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David Taylor

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Old
08-07-2006, 02:58 AM
  #26
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Originally Posted by Reaper45 View Post
The whole removing the C from his jersey doesn't have anything to do with his teammates, the fans OR the front office. And yet, he did it anyways. So you don't get along with the front office. It happens. But why do that to your teammates or the fans? A lot of people demonize him for that. How many times has that ever happened? To me, it was a slap in the face, turn your back on the team and it's fans kind of a deal by doing such a thing. It's not like they slaughtered his family or anything. They tried to play hardball and it backfired.
Well, the first slap in the face came from management; don't forget that. Also, I'm sure that the way that it was taken by the fans wasn't the way that he meant it to be taken. His taking the C back after he saw the reaction bears that out. He reacted impulsively to the slap in his face in one of the few ways that he could, obviously without thinking it through enough. Can you really blame him or hold a poor, impulse decision (that he, later, rescinded) against him for even 5 days, much less 5 years?

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08-07-2006, 03:03 AM
  #27
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When a player makes it clear that he wants to leave an organization, the fans will more often then not consider that player to be a traitor. It's the natural reaction.
This is part of the myth regarding the situation. I challenge you to find proof that Blake wanted to leave the organization. On the contrary, I think that you'll find that, while he had eventually resigned himself to the idea that he'd be traded, he was always hopeful that things would work out with the Kings, even up to the day that he was traded.

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08-07-2006, 03:09 AM
  #28
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Originally Posted by Osprey View Post
Well, the first slap in the face came from management; don't forget that. Also, I'm sure that the way that it was taken by the fans wasn't the way that he meant it to be taken. His taking the C back after he saw the reaction bears that out. He reacted impulsively to the slap in his face in one of the few ways that he could, obviously without thinking it through enough. Can you really blame him or hold a poor, impulse decision (that he, later, rescinded) against him for even 5 days, much less 5 years?
A lowball offer isn't really a slap in the face. At least not to me. It's a business decision, however poor a decision it may be, it's not personal. If it's taken personally, then I suggest the player grow some thicker skin. It's not like it was an ugly arbitration case....

But it's not really an impulse decision either. An impulse decision would have been to storm out of the room after the offer. Or to get on the phone right then and there and tell his wife he would be traded.

Going home, and then going to practice and then telling the staff, and your teammates that you didn't want to be captain anymore, or whatever he did is not an impulse decision. Unless of course he had a meeting with DT just before a game or practice and he removed the C directly afterwards.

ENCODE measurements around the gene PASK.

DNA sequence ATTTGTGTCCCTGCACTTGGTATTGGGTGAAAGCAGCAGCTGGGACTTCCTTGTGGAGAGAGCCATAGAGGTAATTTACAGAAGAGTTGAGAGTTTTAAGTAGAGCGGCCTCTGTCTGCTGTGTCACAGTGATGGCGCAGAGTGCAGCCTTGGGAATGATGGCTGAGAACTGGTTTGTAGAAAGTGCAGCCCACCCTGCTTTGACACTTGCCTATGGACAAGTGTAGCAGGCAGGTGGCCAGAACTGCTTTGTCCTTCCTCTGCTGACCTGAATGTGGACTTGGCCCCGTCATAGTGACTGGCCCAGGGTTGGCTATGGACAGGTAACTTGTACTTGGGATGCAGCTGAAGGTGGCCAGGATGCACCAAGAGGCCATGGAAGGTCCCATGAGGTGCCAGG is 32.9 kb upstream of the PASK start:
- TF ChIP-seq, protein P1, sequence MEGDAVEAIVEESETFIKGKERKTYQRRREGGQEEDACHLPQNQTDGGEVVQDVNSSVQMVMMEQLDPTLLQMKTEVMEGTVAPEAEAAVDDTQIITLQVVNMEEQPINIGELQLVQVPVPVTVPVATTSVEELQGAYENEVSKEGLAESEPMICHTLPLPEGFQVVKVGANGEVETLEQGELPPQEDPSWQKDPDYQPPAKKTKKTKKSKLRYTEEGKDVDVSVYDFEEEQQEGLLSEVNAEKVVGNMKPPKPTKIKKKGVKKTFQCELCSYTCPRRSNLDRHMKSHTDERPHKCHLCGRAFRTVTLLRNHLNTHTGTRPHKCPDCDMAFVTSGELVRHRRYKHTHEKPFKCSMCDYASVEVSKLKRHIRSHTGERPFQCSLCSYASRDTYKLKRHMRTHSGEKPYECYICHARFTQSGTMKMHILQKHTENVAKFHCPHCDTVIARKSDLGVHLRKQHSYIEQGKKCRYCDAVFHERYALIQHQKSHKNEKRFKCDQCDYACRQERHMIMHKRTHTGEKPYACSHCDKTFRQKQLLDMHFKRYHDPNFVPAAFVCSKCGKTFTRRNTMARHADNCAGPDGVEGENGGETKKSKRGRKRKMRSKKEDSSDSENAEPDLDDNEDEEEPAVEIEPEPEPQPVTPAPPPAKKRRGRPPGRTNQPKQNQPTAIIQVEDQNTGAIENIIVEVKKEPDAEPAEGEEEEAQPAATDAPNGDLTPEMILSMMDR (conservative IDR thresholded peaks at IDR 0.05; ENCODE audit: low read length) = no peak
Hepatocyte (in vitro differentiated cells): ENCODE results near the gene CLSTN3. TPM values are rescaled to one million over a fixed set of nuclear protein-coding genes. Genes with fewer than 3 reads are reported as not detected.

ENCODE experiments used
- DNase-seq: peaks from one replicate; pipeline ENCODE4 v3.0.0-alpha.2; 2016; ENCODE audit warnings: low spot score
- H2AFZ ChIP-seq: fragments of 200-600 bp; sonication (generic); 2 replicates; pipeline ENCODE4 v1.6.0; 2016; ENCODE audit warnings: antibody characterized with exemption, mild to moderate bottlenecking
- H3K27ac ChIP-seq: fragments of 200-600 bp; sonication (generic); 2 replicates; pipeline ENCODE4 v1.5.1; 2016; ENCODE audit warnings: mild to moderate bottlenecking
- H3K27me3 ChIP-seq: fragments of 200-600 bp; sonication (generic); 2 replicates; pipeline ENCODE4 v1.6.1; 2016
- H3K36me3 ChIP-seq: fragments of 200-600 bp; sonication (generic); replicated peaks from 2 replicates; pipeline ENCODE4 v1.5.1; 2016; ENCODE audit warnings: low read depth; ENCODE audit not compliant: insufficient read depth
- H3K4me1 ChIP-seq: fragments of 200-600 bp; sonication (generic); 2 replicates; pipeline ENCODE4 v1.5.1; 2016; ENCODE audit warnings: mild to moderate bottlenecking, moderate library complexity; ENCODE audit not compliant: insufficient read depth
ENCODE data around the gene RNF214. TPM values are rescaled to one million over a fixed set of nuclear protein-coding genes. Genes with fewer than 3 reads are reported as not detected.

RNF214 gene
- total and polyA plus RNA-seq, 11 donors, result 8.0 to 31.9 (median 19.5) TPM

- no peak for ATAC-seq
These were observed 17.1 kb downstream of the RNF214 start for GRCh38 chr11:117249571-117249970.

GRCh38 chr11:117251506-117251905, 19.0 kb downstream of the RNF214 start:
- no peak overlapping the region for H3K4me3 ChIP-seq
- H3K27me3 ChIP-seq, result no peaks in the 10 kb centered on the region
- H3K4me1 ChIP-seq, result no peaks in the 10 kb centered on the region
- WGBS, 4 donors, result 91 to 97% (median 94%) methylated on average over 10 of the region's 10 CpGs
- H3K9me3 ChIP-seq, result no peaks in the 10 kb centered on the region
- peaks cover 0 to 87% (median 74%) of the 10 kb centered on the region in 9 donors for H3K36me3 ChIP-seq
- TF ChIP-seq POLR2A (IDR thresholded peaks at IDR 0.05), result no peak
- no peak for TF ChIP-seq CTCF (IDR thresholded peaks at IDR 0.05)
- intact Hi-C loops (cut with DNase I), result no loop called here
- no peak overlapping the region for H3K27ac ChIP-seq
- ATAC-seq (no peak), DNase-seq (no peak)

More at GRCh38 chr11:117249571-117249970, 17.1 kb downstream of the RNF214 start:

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08-07-2006, 03:29 AM
  #29
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Originally Posted by Osprey View Post
This is part of the myth regarding the situation. I challenge you to find proof that Blake wanted to leave the organization. On the contrary, I think that you'll find that, while he had eventually resigned himself to the idea that he'd be traded, he was always hopeful that things would work out with the Kings, even up to the day that he was traded.
Well, I don't have time to search in depth, but I found this after searching for about a minute.

Quote:
The Kings first offered Blake a five-year, $40 million deal, then upped that bid last week, but Blake turned them down.

"It was evident to us from very early on Rob was intent on free agency," Kings general manager Dave Taylor said. "Last week, we added to our proposals in an attempt to bridge the gap, but we were unsuccessful."
http://espn.go.com/nhl/news/2001/0221/1101148.html

As fan, It's hard to not see a player as traitor when he turns down a deal like that. If he really wanted to stay a King would have excepted the 8M+ he was offered.

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08-07-2006, 03:52 AM
  #30
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When Taylor took over as GM the Kings were not in the playoffs. When he left as a GM the Kings were not in the playoffs. That's a bad GM in my book. Whether or not his hands were tied is opinion, missing the playoffs is a fact. You'll get to see this suppoosed pipeline work this season since the Kings have 1 of the weakest group of forwards ever assembled right now. DT was 7 years of moving sideways.

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08-07-2006, 07:45 AM
  #31
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Originally Posted by Tikkanen View Post
When Taylor took over as GM the Kings were not in the playoffs. When he left as a GM the Kings were not in the playoffs. That's a bad GM in my book. Whether or not his hands were tied is opinion, missing the playoffs is a fact. You'll get to see this suppoosed pipeline work this season since the Kings have 1 of the weakest group of forwards ever assembled right now. DT was 7 years of moving sideways.
I agree with your assessment Tikk.

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08-07-2006, 12:19 PM